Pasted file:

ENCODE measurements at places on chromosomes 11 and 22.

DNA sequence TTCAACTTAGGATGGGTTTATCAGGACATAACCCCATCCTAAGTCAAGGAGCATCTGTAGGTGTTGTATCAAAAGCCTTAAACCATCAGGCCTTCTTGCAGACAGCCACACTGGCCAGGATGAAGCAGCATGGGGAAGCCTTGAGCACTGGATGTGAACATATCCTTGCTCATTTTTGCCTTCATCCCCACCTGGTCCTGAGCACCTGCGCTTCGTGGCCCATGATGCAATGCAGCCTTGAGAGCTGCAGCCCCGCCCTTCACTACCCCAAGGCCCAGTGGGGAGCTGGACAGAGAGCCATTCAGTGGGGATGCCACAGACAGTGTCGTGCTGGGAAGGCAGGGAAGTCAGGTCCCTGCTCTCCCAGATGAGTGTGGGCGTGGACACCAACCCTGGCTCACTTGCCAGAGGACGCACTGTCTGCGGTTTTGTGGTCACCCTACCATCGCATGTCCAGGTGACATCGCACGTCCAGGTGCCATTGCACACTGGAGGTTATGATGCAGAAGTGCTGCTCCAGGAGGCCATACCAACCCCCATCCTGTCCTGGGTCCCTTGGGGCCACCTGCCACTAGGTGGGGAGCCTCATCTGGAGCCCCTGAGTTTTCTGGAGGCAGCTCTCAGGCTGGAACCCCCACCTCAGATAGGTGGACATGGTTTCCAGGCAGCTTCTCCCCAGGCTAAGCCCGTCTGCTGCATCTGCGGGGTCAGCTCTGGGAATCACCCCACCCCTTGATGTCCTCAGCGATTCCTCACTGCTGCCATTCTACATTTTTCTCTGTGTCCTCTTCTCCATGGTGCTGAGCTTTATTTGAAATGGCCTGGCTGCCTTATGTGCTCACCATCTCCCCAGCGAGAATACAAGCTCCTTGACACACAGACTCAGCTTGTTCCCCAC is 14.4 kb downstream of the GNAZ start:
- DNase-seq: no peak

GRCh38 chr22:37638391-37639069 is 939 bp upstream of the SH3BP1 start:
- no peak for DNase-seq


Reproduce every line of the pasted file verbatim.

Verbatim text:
ENCODE measurements at places on chromosomes 11 and 22.

DNA sequence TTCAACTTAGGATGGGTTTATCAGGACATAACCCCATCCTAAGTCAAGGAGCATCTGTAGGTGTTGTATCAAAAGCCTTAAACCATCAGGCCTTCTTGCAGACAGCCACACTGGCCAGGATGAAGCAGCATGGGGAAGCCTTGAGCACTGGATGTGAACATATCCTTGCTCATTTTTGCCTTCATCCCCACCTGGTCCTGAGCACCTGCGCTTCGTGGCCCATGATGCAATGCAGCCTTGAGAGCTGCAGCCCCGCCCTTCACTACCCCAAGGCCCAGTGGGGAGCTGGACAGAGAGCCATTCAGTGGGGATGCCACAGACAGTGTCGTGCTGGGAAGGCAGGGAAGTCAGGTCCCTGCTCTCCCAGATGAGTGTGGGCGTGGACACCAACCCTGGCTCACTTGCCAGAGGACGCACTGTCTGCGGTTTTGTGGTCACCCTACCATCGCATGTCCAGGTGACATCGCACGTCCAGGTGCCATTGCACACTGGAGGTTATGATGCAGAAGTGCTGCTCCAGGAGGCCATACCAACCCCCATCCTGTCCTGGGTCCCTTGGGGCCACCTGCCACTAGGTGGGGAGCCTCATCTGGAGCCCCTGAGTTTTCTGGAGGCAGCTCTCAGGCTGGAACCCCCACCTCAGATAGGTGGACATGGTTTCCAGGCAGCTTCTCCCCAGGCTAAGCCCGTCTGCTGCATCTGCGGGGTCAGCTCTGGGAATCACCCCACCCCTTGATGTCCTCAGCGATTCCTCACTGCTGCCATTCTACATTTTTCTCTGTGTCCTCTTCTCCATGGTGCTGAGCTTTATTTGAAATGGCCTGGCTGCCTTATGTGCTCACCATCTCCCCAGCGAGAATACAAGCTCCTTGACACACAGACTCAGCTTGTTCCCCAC is 14.4 kb downstream of the GNAZ start:
- DNase-seq: no peak

GRCh38 chr22:37638391-37639069 is 939 bp upstream of the SH3BP1 start:
- no peak for DNase-seq